AutoMatters & More: Review of ‘Racing in the Rain’ and Aboard a Japanese Destroyer
Review of “Racing in the Rain”
“Racing in the Rain” is one of a very few films that is true to auto racing. The credits suggest why. Several well-known racers contributed to this movie.
However, “Racing in the Rain” is much more than an auto racing movie. In fact, it can be argued that the auto racing is almost peripheral. It has broad appeal.
Based on the Garth Stein novel, which spent three and a half years on the bestseller list and has been translated into 38 languages, “Racing in the Rain” tells the story of skilled race car driver Denny Swift (Milo Ventimiglia). Over the course of the film, Denny buys a dog and starts a family, and faces overwhelming obstacles and he tries to balance family responsibilities with the pursuit of his career in professional auto racing.
This entertaining story is told with insight, passion and humor by Denny’s dog Enzo (as in Enzo Ferrari). Of course, since dogs cannot speak in human language, instead we hear Enzo’s thoughts – narrated by actor Kevin Costner.
This is a tear-jerker. Bring tissues.
For more information, visit: https://www.foxmovies.com/movies/the-art-of-racing-in-the-rain.
JS INAZUMA and JS TV KASHIMA Visit the Port of San Diego
U.S. Navy ships are a common sight along the San Diego waterfront, but it is far less often that we see foreign naval vessels here. As part of the Japan Training Squadron Overseas Cruise 2019, two such vessels, representing the Japan Maritime Self-Defense Force (JMSDF) and the Training Squadron, recently visited the Port of San Diego, docking near the USS Midway Aircraft Carrier and museum.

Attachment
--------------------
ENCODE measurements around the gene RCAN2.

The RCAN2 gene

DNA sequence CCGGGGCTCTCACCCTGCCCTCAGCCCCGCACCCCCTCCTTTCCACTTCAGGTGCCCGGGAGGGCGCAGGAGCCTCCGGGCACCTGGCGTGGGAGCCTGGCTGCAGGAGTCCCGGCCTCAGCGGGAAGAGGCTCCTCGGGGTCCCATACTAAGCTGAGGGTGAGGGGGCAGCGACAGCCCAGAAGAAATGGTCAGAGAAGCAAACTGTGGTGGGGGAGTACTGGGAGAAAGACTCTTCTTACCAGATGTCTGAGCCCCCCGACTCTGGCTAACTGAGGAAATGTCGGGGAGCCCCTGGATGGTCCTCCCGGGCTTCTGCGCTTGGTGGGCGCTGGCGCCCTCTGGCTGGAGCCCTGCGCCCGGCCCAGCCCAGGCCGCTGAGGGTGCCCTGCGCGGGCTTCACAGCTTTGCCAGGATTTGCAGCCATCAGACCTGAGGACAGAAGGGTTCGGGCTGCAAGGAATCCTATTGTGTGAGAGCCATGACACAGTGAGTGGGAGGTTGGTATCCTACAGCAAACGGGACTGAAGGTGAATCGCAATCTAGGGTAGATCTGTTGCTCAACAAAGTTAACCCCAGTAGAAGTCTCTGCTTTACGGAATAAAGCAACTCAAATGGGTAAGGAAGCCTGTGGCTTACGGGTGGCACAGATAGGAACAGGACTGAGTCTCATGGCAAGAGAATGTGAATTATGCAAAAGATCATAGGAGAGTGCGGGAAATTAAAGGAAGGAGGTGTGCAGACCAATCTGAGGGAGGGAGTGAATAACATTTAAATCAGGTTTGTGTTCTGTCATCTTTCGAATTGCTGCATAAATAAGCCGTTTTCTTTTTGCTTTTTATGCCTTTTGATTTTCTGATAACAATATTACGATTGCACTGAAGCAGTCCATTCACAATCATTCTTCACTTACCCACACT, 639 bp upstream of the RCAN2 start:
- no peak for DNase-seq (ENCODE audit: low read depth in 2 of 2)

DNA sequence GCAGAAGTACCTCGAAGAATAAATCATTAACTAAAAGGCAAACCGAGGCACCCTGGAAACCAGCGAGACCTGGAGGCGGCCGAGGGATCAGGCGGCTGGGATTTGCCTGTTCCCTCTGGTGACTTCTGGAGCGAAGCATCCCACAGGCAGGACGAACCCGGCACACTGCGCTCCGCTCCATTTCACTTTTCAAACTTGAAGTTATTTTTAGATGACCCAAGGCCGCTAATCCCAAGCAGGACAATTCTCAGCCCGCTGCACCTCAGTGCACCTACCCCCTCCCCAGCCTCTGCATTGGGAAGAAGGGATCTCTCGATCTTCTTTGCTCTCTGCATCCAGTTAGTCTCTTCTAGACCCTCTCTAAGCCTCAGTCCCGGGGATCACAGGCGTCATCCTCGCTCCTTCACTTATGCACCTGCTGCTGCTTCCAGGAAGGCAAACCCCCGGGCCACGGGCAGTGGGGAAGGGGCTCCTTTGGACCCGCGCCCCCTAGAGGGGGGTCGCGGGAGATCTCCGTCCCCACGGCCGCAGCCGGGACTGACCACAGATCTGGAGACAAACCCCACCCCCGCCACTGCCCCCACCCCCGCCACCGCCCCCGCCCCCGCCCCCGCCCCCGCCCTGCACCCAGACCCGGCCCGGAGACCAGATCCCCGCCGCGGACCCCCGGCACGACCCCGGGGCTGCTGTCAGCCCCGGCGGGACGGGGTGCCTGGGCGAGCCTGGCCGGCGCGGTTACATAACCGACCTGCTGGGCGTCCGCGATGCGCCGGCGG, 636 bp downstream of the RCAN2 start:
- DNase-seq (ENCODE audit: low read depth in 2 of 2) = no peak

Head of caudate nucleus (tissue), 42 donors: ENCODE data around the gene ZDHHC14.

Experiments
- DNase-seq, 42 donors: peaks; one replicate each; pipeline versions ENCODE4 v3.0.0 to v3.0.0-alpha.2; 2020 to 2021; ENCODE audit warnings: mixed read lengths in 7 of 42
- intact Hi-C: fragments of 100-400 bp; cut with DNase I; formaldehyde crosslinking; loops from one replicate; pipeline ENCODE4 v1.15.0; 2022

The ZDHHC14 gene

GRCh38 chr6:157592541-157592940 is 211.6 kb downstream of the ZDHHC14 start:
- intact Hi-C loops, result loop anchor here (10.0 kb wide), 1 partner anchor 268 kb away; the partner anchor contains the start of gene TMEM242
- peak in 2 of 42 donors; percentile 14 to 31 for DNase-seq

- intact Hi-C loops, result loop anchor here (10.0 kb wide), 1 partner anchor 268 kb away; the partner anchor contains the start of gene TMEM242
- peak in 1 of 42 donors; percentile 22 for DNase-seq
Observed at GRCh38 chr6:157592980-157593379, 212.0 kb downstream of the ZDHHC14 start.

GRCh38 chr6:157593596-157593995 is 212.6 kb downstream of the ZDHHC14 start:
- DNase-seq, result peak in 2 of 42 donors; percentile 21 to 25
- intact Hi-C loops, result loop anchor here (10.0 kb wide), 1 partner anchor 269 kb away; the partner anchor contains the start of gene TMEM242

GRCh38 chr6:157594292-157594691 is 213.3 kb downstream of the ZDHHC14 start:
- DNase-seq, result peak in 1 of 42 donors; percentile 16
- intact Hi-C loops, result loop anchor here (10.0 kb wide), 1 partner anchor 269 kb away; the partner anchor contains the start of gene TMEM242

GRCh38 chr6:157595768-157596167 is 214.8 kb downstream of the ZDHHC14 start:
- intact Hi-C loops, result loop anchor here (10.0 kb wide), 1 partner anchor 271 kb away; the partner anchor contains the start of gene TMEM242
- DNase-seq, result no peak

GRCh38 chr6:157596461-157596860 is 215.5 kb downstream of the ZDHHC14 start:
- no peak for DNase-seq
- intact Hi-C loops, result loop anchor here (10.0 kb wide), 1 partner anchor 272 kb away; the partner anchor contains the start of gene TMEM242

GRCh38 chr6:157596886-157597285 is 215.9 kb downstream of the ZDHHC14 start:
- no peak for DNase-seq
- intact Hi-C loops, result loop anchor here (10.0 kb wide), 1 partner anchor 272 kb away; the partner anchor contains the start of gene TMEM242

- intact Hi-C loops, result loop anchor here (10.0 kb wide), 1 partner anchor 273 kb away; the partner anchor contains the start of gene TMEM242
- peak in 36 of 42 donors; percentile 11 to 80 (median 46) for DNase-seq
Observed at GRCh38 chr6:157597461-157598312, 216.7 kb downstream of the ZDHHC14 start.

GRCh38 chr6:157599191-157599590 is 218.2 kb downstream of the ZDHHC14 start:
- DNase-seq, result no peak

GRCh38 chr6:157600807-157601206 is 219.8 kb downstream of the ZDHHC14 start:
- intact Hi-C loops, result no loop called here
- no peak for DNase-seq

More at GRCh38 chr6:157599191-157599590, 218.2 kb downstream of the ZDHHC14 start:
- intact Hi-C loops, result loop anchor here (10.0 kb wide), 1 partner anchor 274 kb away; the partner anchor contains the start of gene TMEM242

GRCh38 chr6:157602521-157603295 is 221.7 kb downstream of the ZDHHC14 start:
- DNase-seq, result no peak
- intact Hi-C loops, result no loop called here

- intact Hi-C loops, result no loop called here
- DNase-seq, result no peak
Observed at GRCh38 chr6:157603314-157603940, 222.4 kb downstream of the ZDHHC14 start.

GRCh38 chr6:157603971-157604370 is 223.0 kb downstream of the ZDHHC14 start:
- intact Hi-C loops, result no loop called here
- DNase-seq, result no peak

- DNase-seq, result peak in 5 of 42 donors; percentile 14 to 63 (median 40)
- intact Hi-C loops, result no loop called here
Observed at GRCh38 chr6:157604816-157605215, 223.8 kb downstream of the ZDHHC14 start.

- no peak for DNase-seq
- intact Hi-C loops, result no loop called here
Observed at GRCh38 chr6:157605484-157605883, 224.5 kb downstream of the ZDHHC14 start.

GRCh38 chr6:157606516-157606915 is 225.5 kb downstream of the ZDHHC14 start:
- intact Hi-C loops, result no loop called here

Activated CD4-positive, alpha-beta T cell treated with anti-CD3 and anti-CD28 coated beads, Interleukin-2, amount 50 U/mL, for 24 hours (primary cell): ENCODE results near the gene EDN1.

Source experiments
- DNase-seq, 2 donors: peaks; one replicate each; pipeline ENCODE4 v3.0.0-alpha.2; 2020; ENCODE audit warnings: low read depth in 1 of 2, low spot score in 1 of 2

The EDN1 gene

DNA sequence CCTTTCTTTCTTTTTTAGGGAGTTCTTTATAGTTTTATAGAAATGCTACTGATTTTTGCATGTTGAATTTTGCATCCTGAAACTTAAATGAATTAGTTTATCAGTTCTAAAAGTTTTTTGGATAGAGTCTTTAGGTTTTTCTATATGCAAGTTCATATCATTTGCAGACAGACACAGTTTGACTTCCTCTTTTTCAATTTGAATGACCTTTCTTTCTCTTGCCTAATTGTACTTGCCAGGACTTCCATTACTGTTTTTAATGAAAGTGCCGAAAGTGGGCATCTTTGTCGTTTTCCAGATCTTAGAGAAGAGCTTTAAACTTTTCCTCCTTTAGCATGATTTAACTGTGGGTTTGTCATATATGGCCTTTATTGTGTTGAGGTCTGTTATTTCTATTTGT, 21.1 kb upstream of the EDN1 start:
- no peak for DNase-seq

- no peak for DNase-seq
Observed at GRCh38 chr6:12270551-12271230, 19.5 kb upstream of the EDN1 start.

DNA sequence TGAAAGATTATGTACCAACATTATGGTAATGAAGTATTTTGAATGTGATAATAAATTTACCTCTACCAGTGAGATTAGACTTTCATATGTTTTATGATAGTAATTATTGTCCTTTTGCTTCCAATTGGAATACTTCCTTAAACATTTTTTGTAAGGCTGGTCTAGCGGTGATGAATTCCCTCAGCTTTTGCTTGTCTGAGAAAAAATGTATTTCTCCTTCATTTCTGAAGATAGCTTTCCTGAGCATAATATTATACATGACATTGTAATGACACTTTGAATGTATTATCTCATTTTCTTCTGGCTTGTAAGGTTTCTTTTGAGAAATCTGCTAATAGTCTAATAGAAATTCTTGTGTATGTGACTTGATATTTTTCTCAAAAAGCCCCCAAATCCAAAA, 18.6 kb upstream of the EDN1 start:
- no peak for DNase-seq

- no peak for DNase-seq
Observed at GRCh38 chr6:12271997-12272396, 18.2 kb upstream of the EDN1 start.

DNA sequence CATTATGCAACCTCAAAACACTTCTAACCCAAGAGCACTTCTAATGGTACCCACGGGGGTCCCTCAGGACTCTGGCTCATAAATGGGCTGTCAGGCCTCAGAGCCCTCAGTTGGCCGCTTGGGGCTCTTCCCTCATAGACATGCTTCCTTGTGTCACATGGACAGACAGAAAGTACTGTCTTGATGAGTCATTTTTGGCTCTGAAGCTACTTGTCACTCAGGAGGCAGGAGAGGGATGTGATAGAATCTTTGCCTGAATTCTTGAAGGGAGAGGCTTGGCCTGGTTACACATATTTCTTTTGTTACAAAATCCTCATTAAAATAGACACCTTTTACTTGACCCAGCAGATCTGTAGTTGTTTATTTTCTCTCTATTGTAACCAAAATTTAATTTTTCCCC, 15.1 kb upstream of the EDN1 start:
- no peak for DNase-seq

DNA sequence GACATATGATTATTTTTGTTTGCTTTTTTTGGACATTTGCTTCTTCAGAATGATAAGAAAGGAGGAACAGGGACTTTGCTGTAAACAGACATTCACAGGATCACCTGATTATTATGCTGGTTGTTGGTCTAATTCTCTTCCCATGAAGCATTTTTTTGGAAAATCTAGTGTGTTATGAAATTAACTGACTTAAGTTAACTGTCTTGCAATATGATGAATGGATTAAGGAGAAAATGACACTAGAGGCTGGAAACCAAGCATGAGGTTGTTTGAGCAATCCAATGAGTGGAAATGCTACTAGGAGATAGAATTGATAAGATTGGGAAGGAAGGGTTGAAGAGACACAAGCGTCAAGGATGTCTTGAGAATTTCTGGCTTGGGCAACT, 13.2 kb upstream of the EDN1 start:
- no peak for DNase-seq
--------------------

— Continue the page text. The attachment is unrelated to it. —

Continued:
The vessels were JS INAZUMA (DD105) and JS TV KASHIMA (TV3508). I was welcomed aboard, along with other members of the public (including the Pacific Photographic Society. PPS is an especially active, San Diego-based photography group on Meetup.com that offers its members expertise, numerous photo shoots at interesting places and events, and more).
The primary missions of the JMSDF are defending Japanese territorial waters and maritime traffic. According to Rear Admiral Daisuke KAJIMOTO, Commander, Training Squadron, the purpose of the Japan Training Squadron Overseas Cruise is to develop the newly commissioned officers’ seamanship through training at sea, foster their international perspective and promote friendly relations with port of call countries. Japan and the United States enjoy such a relationship, hence the visit to the Port of San Diego.
On board the two vessels were approximately 570 officers and crew, including 190 newly commissioned officers who graduated from Maritime Officer Candidate School in the spring.
We learned that in the JMSDF, destroyers are named for natural phenomenon. MURASAME Class destroyers are named from words related to rain. One such word is lightning, since lightning often occurs along with rain. INAZUMA means lightning in Japanese, hence the name that was given to destroyer DD105.
JS INAZUMA was commissioned on March 15, 2000. It is the fifth MURASAME Class destroyer. Is capabilities include Anti-Air, Anti-Surface and Anti-Submarine Warfare. Its combat and engine systems are extensively automated.
Its weapons systems include the OTO-Melara 76mm gun (one of the most popular naval guns ever produced), 20mm Phalanx CIWS, Mk41 vertical launching system (for Sea Sparrow surface-to-air missiles and ASROC anti-submarine rockets) and 324mm triple torpedo tubes.
Aboard JS INAZUMA was an SH-60K helicopter. Intended for a crew of four, it has a maximum speed of 330km/h.
JS TV KASHIMA is a training vessel. Its weapons systems include the OTO-Melara 76mm gun and 324mm triple torpedo tubes.
While visiting the two ships I observed their reprovisioning. Lines of sailors passed boxes and bags of various provisions up from trucks on the dock, and then across to the second ship.
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Copyright © 2019 by Jan Wagner – AutoMatters & More #602